Weeping, wailing and lamenting loud, displays of the aching anguish felt at the death of a loved one, can also be a traditional art.
For Lakshmi R, who hails from Tamil Nadu's Tirunelveli district, weeping on command and often during funerals for strangers, is a profession she has been practicing for the past over 20 years.
The 57-year-old professional mourner, a practitioner of 'Oppari', the ancient tradition of singing to express grief and lament, gave a live performance in New Delhi recently.
The event was part of the finale event marking a show curated by the Delhi-based artist collective Khoj. Titled "Nameless Here for Evermore" it showcased art reflecting on global suffering and collective trauma.
"It was fairly disturbing", says Amitesh Grover, an assistant professor at the National School of Drama who was invited by Khoj to put up the performance.
Grover, also a theatre artist, says he landed on the idea after making shows on death for the past two to three years.
"I wanted to investigate what mourning means. I have been observing a lack of collective mourning in urban society. It is entirely absent in society. Nowadays we do not meet to mourn collectively," says Grover.
During his research Grover spent some time in Tirunelveli and among Oppari singers, of whom he says there is no correct estimate available.
"There are no correct estimates on the community. It is a dying tradition. No new women were interested or allowed to practice and existing Oppari singers are stigmatised by neighbours and not invited to weddings etc because they are thought to carry the stigma of death," says Grover.
Lakshmi, who ran away from her abusive husband provided an intimate autobiographical account of her life and sorrows to a select audience in Delhi, which was visibly moved by the performance. Some people even completely broke down into tears moved by the sheer force of her songs.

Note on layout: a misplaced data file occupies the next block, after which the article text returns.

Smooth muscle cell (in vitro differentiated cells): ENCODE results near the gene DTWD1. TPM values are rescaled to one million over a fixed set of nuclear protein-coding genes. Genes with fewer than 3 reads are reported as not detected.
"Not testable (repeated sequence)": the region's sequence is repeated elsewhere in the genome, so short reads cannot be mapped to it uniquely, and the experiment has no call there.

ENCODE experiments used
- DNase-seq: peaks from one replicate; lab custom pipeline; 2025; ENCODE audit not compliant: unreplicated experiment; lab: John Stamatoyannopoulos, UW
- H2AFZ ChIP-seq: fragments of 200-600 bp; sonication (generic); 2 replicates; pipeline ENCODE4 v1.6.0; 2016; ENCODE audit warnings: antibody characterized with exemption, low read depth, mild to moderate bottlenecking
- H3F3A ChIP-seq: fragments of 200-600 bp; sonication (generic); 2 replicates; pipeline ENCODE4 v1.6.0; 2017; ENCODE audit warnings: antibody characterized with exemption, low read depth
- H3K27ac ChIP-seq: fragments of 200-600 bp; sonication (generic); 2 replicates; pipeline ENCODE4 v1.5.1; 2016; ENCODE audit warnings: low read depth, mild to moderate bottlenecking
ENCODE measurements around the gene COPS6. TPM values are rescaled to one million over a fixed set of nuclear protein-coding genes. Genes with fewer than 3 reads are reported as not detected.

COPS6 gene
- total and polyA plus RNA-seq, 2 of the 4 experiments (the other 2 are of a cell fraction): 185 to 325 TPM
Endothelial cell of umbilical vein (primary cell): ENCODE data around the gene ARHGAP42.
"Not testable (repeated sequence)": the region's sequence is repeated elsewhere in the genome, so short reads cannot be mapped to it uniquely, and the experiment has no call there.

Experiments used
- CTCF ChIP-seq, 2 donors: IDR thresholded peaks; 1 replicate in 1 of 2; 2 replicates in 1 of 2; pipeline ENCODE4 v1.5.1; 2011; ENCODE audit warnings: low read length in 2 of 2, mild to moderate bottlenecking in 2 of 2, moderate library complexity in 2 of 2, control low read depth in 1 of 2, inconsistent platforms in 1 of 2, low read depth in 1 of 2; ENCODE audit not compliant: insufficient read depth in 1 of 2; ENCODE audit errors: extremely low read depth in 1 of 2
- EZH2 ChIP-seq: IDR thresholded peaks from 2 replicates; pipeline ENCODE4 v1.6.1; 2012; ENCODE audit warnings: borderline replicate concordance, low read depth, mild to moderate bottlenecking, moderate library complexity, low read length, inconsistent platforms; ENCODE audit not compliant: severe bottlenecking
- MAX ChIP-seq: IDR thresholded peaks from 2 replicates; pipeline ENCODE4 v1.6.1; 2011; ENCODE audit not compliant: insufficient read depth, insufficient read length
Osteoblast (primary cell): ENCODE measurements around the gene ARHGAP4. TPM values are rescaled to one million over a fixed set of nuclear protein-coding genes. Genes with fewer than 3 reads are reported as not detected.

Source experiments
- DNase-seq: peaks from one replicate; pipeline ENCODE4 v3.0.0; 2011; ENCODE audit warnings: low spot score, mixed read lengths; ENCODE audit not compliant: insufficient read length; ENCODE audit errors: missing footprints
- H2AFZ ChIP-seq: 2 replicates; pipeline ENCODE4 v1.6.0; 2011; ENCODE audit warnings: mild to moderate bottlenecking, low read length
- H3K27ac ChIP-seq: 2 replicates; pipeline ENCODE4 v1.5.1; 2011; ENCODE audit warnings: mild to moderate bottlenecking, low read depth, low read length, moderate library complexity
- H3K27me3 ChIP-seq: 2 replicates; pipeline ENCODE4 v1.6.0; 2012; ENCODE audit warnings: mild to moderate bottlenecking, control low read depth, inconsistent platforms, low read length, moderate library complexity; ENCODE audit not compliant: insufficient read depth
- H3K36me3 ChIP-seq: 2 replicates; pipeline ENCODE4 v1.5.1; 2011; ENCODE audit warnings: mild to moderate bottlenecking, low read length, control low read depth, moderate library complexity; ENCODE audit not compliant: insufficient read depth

"The event was designed for her to see death not just as a private affair but also a lament," says Grover who found a young Tamil singer who expressed interest in learning the ancient sacred art form.
"Lakshmi has been singing for 20 years now and we set up a tutorial during event so that the young artist Janagi learnt to sing the Oppari repeating after Lakshmi," says Grover.
When the younger artist found it extremely difficult and was scoffed at by Lakshmi. The performance in Tamil had live translated words beamed through a projector but Grover says the Delhi audience reciprocated.
"It was fascinating to see that after some time there was no need for a translation."
The show was intended as a way to look at transferrance of the quality of mourning, to set up a dialogue with a traditional performative practice. "It is a deep experience," says Grover.
"From my perspective I wanted to see how Lakshmi managed to produce tears. Every time I have seen her perform, I have seen her cry and the tears are genuine. Sometimes she had to stop and wipe them away. She brings out the intimate sadness and to me that is mark of a true performer," says Grover.
Lakshmi, says Grover, is paid every time she goes to mourn. The intent of Oppari is to mourn the dead, and many performers of Oppari make a livelihood from the form, by singing at funerals. Within funeral spaces, Oppari is performed throughout the day.
"She has complex personality, her private and professional persona meet in a very complex world," says Grover about Lakshmi who travels across Tamil Nadu singing at funerals.
The performer herself draws strength from the responses of the audience. She sings, wails and beats her chest and accompanied to the sounds of a beating drum she helps mourners bring their buried grief to the surface.
"I find strength from their sadness and it helps me channel my life's experience," says Lakshmi.
Meanwhile, the Khoj show has got together an exhibition of multimedia artworks by 10 international artists based on various incidents like the violence in Jammu and Kashmir over the last decade, the Punjab and Delhi riots of 1984, the occupation of Afghanistan besides others.